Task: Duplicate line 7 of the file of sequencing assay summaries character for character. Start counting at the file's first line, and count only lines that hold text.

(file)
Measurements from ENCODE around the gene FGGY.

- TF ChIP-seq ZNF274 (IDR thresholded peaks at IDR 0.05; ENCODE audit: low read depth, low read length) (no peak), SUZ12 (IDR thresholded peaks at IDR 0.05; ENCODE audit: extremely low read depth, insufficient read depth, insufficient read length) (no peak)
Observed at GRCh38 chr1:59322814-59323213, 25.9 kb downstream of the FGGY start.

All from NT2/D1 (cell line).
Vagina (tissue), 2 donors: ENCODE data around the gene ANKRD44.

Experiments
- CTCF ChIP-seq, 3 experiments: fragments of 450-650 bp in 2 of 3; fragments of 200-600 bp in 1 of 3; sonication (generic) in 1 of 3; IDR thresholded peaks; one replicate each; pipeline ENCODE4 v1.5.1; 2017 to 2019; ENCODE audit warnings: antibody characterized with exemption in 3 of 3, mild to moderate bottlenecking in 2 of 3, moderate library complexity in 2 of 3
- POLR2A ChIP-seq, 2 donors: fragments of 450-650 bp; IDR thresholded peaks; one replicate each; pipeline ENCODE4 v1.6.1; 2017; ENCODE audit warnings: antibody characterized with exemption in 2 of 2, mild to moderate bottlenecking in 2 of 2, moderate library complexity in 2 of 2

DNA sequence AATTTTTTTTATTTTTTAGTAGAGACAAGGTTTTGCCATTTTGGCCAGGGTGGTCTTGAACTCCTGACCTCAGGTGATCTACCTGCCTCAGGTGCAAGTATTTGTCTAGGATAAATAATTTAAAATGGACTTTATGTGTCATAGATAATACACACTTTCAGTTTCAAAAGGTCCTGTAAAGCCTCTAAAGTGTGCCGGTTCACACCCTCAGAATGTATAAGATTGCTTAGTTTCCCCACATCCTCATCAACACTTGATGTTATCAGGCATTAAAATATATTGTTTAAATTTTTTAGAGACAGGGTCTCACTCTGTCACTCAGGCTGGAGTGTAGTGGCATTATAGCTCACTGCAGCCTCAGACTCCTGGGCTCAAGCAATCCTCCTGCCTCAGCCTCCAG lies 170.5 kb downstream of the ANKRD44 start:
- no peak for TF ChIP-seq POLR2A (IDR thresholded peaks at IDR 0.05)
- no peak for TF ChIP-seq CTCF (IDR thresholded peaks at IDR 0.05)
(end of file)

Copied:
- CTCF ChIP-seq, 3 experiments: fragments of 450-650 bp in 2 of 3; fragments of 200-600 bp in 1 of 3; sonication (generic) in 1 of 3; IDR thresholded peaks; one replicate each; pipeline ENCODE4 v1.5.1; 2017 to 2019; ENCODE audit warnings: antibody characterized with exemption in 3 of 3, mild to moderate bottlenecking in 2 of 3, moderate library complexity in 2 of 3